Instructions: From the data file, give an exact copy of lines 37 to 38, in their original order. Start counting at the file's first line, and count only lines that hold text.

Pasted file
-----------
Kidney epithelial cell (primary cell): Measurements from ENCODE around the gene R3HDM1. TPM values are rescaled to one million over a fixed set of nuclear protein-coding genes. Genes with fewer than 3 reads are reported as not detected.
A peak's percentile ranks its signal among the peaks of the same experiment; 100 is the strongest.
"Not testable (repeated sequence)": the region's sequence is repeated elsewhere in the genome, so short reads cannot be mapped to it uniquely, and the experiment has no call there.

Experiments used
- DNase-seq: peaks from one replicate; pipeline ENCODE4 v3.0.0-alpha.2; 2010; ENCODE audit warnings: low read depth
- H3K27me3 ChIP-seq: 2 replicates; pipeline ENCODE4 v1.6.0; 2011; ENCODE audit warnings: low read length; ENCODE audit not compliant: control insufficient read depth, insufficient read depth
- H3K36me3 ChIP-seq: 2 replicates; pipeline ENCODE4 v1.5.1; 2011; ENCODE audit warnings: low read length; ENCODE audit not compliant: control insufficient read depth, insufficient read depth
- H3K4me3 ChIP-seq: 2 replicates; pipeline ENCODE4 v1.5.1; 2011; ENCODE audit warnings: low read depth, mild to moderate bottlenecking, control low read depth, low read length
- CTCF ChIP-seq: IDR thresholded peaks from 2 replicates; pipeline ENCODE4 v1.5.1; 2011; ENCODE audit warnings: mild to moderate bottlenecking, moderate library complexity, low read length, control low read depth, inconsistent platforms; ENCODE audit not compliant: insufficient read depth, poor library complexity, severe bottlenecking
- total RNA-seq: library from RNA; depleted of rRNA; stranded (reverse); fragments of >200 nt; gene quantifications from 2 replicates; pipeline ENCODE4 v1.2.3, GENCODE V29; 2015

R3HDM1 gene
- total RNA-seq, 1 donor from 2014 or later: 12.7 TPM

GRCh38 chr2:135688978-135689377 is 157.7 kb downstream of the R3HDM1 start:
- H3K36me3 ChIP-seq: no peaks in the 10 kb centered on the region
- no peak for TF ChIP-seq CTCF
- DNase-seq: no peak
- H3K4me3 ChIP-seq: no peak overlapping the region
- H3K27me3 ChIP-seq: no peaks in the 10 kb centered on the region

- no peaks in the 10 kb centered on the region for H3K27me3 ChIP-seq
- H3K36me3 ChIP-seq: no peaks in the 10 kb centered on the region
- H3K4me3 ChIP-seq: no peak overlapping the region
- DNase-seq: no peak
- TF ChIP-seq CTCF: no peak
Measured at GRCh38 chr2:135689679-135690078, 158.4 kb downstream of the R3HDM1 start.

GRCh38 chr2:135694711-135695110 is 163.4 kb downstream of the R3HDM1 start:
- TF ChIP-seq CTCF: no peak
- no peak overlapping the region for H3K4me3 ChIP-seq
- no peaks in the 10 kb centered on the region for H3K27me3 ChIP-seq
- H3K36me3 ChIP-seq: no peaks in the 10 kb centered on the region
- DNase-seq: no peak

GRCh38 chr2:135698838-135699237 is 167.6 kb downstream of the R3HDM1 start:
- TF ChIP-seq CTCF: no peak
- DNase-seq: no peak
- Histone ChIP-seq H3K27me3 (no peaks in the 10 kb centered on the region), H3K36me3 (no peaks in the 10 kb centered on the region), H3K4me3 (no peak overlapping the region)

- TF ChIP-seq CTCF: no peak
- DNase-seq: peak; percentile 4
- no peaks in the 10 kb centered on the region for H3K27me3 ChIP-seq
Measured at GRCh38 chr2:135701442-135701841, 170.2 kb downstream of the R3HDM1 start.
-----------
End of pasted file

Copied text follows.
- no peaks in the 10 kb centered on the region for H3K27me3 ChIP-seq
Measured at GRCh38 chr2:135701442-135701841, 170.2 kb downstream of the R3HDM1 start.